UN slams North Korea with stronger sanctions

(Photo: Reuters / Brendan)Members of the United Nations Security Council vote to tighten sanctions on North Korea at the United Nations Headquarters in New York, March 7, 2013. In response to North Korea's third nuclear test, the U.N. Security Council voted on Thursday to tighten financial restrictions on Pyongyang and crack down on its attempts to ship and receive banned cargo in breach of U.N. sanctions.

The United Nations Security Council voted unanimously Thursday to hit North Korea with stronger sanctions. 

The resolution requires all countries to freeze financial transactions or services, including financial support for trade deals, that could contribute to the North's nuclear or missile programs. It also bans countries from importing specific luxury goods, including yachts, luxury cars, racing cars, and jewelry.

The U.S.-drafted resolution that had the backing of China and Russia condemns North Korea's latest nuclear test "in the strongest terms" and demands that it return to the Nuclear Nonproliferation Treaty.

U.N. Secretary-General Ban Ki-moon said the resolution "sent an unequivocal message to (North Korea) that the international community will not tolerate its pursuit of nuclear weapons."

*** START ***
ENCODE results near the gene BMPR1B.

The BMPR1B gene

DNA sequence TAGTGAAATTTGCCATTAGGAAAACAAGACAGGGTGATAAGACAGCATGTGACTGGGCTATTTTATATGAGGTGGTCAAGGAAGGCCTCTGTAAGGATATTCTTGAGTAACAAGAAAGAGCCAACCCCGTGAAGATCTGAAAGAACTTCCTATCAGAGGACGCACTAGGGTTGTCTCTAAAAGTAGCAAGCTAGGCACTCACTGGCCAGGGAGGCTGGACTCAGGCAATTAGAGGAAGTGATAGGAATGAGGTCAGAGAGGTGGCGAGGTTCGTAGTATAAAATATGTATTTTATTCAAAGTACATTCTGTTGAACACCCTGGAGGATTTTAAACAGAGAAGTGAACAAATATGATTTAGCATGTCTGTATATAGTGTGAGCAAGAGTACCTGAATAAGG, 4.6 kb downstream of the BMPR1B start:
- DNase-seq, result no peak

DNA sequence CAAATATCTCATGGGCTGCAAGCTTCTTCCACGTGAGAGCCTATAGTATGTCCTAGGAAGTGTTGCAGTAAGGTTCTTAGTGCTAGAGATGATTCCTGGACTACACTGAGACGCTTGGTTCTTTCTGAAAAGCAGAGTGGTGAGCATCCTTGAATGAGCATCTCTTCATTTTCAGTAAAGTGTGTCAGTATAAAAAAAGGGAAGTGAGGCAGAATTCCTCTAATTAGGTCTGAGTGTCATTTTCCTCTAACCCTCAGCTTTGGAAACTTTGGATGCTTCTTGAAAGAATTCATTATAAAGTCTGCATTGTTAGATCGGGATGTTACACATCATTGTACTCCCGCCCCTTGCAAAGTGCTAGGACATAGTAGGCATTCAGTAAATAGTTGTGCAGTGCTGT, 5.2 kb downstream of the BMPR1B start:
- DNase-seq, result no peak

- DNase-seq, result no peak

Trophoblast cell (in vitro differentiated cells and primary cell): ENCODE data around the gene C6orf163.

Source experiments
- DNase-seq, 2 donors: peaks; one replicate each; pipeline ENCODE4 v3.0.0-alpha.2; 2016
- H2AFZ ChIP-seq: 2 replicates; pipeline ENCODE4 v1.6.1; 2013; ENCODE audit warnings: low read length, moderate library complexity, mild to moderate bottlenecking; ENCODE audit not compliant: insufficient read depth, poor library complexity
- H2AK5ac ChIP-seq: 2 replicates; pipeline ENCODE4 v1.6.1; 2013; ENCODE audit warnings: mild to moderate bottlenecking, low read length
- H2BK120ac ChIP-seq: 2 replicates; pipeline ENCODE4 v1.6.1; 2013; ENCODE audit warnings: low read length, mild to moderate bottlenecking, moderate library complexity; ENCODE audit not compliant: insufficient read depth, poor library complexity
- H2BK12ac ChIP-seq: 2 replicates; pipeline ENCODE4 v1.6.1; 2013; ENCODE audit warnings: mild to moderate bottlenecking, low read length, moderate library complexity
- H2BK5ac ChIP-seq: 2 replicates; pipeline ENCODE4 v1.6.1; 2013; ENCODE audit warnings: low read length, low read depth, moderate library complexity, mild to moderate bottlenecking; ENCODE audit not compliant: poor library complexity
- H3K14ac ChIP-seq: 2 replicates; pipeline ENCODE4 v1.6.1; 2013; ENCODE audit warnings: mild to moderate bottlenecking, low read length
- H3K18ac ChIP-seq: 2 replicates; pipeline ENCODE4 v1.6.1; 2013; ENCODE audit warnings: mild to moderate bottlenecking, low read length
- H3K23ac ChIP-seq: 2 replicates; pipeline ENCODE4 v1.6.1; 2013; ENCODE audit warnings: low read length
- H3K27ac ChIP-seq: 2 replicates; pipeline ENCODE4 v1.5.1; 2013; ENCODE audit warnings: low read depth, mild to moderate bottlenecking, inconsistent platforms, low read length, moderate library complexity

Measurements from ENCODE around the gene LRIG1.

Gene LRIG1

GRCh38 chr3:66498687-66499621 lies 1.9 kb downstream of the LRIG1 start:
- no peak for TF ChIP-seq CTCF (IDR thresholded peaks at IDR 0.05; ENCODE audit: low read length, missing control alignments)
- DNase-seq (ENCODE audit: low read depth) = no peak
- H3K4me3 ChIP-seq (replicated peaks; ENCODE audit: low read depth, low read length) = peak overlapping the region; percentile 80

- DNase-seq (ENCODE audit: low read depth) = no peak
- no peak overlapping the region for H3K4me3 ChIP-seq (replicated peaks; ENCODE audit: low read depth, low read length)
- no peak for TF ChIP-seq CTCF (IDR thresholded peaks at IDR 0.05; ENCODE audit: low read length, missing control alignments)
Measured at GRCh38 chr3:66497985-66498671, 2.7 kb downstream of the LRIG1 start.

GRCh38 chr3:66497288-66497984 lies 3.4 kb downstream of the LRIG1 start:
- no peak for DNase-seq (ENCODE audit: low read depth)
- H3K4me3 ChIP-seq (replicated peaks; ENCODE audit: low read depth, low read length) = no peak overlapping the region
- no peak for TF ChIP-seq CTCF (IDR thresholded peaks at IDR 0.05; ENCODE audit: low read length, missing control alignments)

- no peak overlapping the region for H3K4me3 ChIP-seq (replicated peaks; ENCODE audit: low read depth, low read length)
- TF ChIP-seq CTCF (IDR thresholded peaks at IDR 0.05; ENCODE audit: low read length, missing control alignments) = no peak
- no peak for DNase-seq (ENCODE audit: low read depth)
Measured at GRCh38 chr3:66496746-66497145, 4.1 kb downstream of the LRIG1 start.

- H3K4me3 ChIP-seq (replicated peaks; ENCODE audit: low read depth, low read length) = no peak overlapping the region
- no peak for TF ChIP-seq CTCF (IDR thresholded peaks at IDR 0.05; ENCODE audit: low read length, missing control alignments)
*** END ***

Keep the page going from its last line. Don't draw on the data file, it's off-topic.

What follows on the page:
"These sanctions will bite and bite hard," said U.S. Ambassador to the United Nations Susan Rice.

Hours before the vote, North Korea threatened to launch a "preemptive nuclear attack" against the United States and its ally South Korea.

The statement on Thursday reported by the North's Korean Central News Agency comes two days after Pyongyang said it planned to scrap the armistice that ended Korean War in 1953, citing looming UN sanctions and ongoing US-South Korean joint military drills.

North Koreans gathered at a mass rally Thursday to protest the joint military drills between South Korea and the U.S.

An identified spokesman for the North Korean foreign ministry said Thursday that the United States "is set to light a fuse for a nuclear war." In the statement, North Korea vowed to exercise its right "to a preemptive nuclear attack to destroy the strongholds of the aggressors and to defend the supreme interests of the country."

Despite the strong rhetoric, analysts say that "North Korea is still years away from having the technology to mount a nuclear warhead on a missile and aim it accurately at a target," according to a CNN report.

However, international concern has intensified over the North's drive to nuclear technology following its atomic blast on Feb.12.

The latest nuclear test launched the U.S. and China, North Korea's strongest ally, into negotiations over a draft resolution that would impose the strongest sanctions yet against Pyongyang . 

"The sanctions will significantly impede North Korea's ability to develop further its illicit nuclear and ballistic missile programs," said Rice earlier this week. "These sanctions — as well as a commitment to take further significant measures in the event of another launch or nuclear test — will demonstrate clearly to North Korea the continued costs of its provocations."

In response to the North's threat to cancel the cease-fire, South Korea on Wednesday pledged to retaliate "strongly and sternly" against North Korea's military if the lives of its citizens came under threat.

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